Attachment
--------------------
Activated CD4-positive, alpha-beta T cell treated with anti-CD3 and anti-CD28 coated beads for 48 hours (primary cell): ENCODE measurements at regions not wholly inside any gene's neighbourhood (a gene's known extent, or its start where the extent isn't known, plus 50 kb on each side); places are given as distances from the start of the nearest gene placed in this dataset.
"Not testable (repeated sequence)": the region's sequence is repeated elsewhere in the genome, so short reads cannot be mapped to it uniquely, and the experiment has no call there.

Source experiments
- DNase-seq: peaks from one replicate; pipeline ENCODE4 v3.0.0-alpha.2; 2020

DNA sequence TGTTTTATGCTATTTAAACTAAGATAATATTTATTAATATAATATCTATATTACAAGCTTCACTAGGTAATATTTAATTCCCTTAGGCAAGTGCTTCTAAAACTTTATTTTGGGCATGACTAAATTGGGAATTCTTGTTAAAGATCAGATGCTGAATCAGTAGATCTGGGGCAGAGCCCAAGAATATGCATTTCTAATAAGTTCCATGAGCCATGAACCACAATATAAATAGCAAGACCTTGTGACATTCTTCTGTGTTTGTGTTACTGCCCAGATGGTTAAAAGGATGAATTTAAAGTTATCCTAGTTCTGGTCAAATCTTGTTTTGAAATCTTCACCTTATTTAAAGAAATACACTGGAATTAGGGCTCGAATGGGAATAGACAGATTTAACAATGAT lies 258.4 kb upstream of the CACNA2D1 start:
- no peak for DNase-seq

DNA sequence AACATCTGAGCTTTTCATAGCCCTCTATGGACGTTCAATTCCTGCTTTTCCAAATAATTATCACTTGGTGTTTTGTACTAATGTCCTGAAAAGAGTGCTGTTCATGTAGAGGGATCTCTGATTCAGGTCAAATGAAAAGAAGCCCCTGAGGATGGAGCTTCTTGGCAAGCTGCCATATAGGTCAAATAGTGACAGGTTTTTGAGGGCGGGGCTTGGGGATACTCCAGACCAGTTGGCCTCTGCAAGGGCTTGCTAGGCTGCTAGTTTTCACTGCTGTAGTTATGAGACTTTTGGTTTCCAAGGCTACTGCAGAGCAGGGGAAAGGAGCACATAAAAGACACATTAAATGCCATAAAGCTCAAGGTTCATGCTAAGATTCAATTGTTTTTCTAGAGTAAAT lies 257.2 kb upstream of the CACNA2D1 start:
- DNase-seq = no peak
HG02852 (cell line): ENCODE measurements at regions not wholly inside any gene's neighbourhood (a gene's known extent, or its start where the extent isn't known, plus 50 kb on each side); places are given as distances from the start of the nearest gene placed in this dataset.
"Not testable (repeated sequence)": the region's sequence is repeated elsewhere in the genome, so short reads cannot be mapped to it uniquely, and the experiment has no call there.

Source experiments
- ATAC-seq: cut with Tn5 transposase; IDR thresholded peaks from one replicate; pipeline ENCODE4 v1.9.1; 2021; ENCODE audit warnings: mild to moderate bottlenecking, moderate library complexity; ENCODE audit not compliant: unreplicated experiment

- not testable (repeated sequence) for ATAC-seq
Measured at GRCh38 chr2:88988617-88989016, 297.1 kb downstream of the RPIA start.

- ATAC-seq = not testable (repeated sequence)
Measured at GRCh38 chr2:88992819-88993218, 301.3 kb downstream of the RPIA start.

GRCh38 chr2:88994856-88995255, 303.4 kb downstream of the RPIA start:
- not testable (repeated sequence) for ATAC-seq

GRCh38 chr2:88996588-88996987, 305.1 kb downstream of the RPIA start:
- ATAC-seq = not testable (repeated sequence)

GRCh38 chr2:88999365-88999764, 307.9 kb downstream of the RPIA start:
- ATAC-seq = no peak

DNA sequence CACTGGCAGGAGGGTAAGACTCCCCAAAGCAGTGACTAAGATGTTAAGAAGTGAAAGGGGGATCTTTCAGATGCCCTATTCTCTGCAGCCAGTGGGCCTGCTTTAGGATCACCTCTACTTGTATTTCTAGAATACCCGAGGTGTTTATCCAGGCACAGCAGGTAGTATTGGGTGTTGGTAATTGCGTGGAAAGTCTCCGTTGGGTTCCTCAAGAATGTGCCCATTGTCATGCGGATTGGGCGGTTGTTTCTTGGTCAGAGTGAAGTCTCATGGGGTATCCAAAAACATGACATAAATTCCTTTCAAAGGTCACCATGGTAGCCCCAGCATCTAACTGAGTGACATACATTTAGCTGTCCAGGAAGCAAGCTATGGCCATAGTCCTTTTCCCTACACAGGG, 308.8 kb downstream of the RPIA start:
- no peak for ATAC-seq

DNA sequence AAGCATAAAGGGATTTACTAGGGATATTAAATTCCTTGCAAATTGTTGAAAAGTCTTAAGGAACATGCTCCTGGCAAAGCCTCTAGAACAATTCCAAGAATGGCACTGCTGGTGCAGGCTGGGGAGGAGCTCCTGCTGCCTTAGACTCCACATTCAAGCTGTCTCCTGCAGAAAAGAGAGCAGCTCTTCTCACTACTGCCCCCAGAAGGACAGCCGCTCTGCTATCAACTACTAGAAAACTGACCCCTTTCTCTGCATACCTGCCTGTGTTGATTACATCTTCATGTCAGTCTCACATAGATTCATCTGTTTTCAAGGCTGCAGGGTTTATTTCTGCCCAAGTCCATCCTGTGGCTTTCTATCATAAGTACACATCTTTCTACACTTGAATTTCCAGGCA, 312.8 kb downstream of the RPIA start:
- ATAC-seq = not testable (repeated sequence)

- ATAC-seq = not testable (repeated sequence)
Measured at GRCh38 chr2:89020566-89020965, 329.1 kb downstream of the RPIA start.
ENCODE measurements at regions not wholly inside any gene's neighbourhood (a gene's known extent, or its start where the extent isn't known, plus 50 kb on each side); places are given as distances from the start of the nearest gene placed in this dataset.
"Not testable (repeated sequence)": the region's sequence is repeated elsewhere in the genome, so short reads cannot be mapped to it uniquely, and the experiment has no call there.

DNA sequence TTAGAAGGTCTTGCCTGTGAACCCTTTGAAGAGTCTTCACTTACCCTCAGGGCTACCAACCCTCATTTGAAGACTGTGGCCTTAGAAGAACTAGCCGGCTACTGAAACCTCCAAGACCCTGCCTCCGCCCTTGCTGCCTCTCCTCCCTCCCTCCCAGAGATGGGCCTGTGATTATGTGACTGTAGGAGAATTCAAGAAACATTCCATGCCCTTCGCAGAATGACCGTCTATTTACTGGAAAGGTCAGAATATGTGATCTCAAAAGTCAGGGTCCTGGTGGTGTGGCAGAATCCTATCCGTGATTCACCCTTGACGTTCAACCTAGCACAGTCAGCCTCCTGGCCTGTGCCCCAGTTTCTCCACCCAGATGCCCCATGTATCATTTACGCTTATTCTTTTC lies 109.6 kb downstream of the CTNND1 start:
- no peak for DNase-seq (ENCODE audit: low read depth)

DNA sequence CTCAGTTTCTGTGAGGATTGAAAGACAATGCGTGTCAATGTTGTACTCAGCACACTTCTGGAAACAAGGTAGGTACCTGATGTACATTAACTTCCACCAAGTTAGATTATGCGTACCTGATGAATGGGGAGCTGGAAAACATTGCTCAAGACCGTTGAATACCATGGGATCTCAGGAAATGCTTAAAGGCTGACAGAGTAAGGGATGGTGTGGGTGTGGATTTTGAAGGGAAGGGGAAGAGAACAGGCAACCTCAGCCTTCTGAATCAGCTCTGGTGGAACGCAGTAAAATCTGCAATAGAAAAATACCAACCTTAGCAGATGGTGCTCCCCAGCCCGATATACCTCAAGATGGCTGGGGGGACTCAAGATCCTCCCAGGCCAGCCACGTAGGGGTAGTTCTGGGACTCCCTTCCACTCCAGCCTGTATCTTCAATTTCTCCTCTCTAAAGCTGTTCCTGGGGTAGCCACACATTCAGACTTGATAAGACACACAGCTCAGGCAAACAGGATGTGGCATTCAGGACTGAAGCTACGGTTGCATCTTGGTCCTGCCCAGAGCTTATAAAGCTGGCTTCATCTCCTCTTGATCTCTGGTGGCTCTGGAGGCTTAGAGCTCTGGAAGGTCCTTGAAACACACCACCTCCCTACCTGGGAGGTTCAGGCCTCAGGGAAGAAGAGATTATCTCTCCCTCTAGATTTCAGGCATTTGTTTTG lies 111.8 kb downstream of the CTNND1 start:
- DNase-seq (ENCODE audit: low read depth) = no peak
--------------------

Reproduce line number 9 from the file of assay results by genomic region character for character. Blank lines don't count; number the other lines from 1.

HG02852 (cell line): ENCODE measurements at regions not wholly inside any gene's neighbourhood (a gene's known extent, or its start where the extent isn't known, plus 50 kb on each side); places are given as distances from the start of the nearest gene placed in this dataset.